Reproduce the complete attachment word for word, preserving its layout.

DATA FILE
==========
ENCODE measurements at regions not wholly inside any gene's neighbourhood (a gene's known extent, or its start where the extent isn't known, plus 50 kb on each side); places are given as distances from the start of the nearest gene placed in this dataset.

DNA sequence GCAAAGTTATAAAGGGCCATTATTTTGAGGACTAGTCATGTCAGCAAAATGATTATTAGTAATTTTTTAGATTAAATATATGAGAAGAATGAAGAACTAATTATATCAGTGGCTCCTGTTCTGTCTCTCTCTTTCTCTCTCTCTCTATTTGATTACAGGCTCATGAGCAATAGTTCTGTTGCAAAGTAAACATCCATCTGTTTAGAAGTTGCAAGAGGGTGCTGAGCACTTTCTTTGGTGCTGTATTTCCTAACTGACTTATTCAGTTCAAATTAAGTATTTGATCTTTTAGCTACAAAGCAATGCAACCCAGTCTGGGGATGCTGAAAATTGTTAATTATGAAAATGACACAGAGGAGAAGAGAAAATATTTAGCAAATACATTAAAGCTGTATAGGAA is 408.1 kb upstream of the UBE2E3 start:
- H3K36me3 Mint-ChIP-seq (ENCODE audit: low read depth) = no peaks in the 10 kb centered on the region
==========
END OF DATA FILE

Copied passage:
ENCODE measurements at regions not wholly inside any gene's neighbourhood (a gene's known extent, or its start where the extent isn't known, plus 50 kb on each side); places are given as distances from the start of the nearest gene placed in this dataset.

DNA sequence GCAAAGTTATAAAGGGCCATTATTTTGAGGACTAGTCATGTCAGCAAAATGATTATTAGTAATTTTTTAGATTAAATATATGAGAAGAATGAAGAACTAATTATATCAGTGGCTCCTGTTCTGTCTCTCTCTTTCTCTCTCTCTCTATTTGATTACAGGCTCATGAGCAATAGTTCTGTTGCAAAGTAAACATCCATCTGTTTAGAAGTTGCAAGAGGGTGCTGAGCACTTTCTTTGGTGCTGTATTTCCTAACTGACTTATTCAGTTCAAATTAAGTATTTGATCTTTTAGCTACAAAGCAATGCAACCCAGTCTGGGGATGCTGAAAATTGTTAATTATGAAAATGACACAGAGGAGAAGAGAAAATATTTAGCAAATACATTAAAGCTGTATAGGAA is 408.1 kb upstream of the UBE2E3 start:
- H3K36me3 Mint-ChIP-seq (ENCODE audit: low read depth) = no peaks in the 10 kb centered on the region